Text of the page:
Volume holographic memories (VHM) are page-oriented optical storage systems whose pages commonly contain on the order of one million pixels. Typically, each stored data page is composed of an equal number of binary pixels in either a low-contrast (“off”) state or a high-contrast (“on”) state. By increasing the number of “off” pixels and decreasing the number of “on” pixels per page, there is an associated gain in VHM system storage capacity. When grayscale pixels are used, a further gain is possible by similarly controlling the fraction of pixels at each gray level. This paper introduces a constant-weight, nonbinary, shortened enumerative permutation modulation block code to produce pages that exploit the proposed capacity advantage. In addition to the code description, we present an encoder and a low-complexity maximum-likelihood (ML) decoder for the shortened permutation code. A proof verifies our claim of ML decoding. Applying this class of code to VHMs predicts a 49% increase in storage capacity when recording modulation coded 3-bit (eight gray level) pixels compared with a VHM using a binary signaling alphabet and equal-probable (unbiased) data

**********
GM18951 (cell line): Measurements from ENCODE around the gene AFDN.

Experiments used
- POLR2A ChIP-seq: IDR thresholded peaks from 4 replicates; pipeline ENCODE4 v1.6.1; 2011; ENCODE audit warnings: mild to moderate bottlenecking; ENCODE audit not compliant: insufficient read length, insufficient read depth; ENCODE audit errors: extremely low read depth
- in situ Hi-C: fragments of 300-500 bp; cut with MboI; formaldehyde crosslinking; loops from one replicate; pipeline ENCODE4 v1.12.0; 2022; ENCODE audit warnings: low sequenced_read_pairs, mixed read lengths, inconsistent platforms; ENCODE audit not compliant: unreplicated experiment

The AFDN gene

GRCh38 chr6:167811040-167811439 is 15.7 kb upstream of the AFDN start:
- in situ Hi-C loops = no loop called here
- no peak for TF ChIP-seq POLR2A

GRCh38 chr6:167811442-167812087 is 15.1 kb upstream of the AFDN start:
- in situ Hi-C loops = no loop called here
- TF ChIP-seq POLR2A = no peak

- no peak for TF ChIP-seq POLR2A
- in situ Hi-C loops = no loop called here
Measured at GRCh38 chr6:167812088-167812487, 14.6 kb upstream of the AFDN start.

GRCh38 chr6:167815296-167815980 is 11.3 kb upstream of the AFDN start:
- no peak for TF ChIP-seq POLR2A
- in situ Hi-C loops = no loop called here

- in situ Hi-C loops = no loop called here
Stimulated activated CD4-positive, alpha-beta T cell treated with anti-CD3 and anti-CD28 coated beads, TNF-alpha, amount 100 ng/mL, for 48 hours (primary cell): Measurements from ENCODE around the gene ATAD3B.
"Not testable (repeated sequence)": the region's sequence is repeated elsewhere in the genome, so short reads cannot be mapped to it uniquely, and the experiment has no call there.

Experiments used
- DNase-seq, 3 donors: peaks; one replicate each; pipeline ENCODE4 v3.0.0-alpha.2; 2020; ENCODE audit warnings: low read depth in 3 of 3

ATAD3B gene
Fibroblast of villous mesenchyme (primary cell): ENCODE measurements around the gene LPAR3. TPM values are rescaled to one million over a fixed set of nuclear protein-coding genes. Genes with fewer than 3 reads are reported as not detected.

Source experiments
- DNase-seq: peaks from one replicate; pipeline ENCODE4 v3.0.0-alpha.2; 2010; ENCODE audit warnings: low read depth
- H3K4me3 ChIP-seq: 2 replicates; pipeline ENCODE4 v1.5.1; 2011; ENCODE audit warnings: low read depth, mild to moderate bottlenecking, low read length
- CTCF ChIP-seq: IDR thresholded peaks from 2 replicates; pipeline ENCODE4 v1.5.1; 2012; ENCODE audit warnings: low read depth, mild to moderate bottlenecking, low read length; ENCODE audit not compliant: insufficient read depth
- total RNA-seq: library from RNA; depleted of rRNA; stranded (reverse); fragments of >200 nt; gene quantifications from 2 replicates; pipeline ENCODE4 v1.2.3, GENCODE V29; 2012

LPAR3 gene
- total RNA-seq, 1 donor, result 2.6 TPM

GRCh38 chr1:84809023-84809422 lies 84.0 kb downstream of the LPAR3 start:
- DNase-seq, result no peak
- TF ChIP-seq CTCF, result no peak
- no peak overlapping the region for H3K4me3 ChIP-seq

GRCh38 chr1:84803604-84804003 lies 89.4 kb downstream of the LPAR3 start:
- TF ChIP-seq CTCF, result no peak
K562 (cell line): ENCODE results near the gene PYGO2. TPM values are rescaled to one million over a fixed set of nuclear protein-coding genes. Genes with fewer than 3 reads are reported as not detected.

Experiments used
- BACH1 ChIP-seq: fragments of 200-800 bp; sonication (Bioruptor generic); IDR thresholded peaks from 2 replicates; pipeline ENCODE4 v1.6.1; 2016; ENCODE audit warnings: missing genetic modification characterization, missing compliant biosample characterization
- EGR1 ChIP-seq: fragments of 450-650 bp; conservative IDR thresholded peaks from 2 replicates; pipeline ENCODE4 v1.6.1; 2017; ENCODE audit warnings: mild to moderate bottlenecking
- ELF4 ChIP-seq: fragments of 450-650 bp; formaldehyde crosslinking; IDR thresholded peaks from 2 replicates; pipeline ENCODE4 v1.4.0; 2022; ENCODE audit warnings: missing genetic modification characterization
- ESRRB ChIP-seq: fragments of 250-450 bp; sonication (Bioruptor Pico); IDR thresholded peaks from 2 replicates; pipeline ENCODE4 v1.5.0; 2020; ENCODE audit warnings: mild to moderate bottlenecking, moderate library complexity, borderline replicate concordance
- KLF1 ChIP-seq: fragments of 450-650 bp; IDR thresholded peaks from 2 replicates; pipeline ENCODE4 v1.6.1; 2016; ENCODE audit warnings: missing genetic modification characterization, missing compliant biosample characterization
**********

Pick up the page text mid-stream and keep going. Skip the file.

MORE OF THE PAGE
Conference Paper
The problem of enumerative coding was considered by Cover (1973) for the first time. By coding words of a length n the method of Cover has an encoding and decoding speed which equals to O(n) when n→∞. We propose a code which has a high speed: O(log<sup>2 </sup>nloglogn),n→∞. This code is close to author's (see IEEE Trans. Inf. Theory, vol.30, no.1, p.98, 1994) previous method
Article
A special case with binary sequences was presented at the IEEE 1969 International Symposium on Information Theory in a paper titled “Run-Length-Limited Codes.